Patricio Navia, on americasquarterly.org:
The bad news is that people are upset, disappointed and angry. The good news is that Chile is in a good position to adopt inclusive reforms that promote social justice, defend markets (rather than business or special interests) and level the playing field.
Great point. However this next paragraph hit me in the nuts:
When I took my first Latin American politics class thirty years ago, I learned that, having remained immune to the authoritarian wave that swept the region in the 1970s and 1980s, thirty years ago, Venezuela was the most developed and stable democracy in Latin America. But the country had three problems: high dependence on a single commodity (oil), high levels of inequality and an increasingly corrupt and unresponsive elitist political system. Other than that, Venezuela was the most successful Latin American democracy.
Today, as a professor, I teach my students that Chile is the most successful Latin American democracy, but the country has three problems: high dependence on copper, high levels of inequality and an increasingly unresponsive and corrupt political system.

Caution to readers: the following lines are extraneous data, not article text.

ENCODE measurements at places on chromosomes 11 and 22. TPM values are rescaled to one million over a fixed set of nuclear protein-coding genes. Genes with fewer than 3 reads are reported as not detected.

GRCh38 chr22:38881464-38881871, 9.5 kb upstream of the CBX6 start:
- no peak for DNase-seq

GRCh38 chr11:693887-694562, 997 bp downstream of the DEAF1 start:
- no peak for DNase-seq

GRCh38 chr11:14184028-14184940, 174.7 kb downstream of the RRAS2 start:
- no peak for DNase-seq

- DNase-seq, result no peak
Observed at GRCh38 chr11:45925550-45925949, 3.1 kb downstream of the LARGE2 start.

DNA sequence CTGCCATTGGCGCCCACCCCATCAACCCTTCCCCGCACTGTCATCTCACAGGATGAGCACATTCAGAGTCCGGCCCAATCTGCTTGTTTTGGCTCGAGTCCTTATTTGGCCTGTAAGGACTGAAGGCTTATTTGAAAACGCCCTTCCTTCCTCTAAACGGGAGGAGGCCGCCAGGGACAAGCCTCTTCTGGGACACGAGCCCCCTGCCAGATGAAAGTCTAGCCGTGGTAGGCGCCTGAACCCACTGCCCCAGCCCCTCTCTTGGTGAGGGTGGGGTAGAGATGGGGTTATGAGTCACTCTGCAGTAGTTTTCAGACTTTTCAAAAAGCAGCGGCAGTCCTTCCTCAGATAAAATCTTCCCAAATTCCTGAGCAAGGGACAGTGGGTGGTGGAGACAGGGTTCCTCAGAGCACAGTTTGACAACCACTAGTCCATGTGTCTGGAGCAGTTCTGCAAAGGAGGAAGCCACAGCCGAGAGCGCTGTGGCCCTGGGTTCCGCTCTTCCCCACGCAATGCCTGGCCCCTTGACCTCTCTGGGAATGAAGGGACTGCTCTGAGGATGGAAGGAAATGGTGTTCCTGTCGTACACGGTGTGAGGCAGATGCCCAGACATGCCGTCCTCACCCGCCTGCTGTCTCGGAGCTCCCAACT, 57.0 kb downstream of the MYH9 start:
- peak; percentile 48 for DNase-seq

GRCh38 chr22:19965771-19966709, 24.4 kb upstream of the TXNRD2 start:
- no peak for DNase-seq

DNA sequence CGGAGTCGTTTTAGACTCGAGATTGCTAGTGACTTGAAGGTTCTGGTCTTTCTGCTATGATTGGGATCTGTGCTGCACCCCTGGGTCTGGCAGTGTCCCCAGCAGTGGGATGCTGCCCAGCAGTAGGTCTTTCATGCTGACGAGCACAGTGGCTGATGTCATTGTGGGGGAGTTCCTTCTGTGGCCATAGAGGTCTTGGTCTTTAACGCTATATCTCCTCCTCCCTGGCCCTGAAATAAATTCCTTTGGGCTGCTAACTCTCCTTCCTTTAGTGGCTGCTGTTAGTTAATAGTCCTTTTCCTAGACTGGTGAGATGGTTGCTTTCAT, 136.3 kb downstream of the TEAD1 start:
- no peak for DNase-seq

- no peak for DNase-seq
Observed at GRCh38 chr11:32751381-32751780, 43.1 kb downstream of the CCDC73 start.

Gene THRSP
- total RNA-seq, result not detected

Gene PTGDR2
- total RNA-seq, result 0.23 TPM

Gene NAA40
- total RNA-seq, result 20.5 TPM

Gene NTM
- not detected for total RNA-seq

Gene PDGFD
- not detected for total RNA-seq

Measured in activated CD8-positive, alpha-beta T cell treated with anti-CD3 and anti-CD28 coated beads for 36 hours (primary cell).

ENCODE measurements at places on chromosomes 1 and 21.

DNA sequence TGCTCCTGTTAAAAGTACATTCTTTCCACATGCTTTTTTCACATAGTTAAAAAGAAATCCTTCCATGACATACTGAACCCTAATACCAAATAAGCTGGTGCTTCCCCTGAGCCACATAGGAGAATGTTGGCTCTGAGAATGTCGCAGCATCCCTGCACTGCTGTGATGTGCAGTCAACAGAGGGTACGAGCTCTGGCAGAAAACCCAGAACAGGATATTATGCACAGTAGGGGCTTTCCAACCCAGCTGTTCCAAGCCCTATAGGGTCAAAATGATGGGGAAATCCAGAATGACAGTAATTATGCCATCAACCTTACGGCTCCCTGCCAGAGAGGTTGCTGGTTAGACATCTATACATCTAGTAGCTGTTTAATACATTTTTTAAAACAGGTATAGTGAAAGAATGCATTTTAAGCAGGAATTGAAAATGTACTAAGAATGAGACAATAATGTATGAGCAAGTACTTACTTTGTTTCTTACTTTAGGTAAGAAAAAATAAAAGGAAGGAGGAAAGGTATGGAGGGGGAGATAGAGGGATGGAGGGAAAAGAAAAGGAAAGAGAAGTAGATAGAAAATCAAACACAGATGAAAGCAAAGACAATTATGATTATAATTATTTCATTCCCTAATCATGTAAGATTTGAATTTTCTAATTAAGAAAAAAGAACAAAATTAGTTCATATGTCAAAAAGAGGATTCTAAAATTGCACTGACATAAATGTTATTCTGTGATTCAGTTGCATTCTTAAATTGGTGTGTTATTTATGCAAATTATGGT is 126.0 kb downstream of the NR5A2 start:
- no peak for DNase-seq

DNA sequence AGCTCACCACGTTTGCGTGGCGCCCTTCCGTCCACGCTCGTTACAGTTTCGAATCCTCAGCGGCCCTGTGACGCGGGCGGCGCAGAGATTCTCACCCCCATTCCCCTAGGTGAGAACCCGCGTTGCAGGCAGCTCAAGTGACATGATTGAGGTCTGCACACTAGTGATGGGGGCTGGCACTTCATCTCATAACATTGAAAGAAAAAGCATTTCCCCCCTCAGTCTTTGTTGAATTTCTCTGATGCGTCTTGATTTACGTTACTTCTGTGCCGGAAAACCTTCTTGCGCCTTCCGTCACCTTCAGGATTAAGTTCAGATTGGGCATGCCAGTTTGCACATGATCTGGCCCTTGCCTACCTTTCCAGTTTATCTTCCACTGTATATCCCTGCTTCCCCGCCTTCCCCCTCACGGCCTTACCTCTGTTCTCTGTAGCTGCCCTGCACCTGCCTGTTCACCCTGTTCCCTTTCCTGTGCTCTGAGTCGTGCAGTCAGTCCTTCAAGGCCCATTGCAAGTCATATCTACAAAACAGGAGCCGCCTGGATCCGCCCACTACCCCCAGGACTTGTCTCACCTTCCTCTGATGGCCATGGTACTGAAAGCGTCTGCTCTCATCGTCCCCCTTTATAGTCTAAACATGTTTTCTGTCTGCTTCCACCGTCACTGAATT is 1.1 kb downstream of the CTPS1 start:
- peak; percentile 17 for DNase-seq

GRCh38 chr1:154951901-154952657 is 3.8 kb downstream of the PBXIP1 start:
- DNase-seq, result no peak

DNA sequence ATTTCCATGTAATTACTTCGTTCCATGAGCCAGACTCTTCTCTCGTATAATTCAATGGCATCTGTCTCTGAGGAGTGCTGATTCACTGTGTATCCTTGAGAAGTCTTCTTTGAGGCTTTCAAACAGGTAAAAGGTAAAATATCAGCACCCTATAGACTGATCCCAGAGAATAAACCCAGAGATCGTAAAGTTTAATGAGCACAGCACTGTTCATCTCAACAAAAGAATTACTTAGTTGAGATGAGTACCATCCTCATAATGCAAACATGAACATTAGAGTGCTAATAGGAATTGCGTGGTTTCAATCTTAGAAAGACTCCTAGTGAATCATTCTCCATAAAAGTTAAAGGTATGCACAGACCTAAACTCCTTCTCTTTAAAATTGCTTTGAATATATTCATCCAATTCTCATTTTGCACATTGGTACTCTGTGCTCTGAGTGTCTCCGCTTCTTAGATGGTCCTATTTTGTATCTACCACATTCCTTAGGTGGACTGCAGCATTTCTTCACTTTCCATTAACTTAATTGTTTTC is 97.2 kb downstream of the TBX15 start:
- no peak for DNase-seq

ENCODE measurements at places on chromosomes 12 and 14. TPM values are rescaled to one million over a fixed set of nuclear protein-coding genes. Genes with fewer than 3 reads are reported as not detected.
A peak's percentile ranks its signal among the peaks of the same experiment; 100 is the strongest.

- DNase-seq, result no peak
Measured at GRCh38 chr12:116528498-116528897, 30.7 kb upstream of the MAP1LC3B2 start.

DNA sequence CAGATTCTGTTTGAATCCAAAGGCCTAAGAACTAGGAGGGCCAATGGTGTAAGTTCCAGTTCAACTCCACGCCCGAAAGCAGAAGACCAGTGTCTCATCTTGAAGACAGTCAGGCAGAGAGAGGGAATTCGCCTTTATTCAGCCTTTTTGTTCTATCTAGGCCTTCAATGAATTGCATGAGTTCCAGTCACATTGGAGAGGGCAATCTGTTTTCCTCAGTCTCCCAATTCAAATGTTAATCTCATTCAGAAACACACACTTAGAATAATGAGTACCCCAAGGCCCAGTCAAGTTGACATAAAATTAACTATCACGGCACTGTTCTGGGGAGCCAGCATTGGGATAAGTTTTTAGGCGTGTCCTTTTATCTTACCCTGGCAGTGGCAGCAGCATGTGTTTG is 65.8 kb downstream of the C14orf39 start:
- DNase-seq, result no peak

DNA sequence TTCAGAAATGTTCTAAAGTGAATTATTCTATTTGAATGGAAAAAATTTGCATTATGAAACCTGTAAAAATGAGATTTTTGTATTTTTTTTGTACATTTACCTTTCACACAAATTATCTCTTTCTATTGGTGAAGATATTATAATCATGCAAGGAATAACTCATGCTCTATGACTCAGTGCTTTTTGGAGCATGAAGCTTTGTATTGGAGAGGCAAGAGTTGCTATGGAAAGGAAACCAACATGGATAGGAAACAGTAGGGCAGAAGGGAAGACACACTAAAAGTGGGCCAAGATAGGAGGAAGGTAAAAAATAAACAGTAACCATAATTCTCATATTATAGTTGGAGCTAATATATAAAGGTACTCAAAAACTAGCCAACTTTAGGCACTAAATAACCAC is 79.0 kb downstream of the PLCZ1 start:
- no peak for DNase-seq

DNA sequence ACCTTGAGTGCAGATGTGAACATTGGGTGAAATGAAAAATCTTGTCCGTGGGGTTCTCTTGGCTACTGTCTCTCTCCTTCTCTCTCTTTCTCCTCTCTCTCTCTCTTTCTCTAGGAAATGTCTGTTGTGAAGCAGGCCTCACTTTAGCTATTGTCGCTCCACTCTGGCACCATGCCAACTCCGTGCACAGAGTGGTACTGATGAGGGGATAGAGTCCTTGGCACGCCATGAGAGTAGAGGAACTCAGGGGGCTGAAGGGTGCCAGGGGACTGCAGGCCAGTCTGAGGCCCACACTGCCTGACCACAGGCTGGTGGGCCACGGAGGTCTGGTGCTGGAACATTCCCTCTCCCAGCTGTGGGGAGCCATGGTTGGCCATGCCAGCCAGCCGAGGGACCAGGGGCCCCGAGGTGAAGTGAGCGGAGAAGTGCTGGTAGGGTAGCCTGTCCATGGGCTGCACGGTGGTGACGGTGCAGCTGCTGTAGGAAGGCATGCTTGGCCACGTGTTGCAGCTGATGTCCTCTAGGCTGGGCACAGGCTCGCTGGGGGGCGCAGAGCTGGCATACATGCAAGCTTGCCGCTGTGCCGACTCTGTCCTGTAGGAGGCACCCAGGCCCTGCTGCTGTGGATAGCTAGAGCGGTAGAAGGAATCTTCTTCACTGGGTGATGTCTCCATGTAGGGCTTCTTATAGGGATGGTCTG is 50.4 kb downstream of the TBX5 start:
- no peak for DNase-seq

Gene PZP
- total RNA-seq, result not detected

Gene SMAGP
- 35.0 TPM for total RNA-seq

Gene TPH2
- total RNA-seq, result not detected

And this is a good reminder for the next Venezuela — I hope:
The Chilean elites would benefit from learning the lessons from the devastating experience of Venezuela since the early 1990s. Unless the benefits of economic growth — the promised land — are more justly distributed, the promised land will turn into hell for everyone.
Every day I tell any tico that would listen to me that while they do have problems, all Latin American countries would give anything to exchange their problems to those of Costa Rica and Chile. I still stand by it, but this article reminds me you can’t fall into complacency.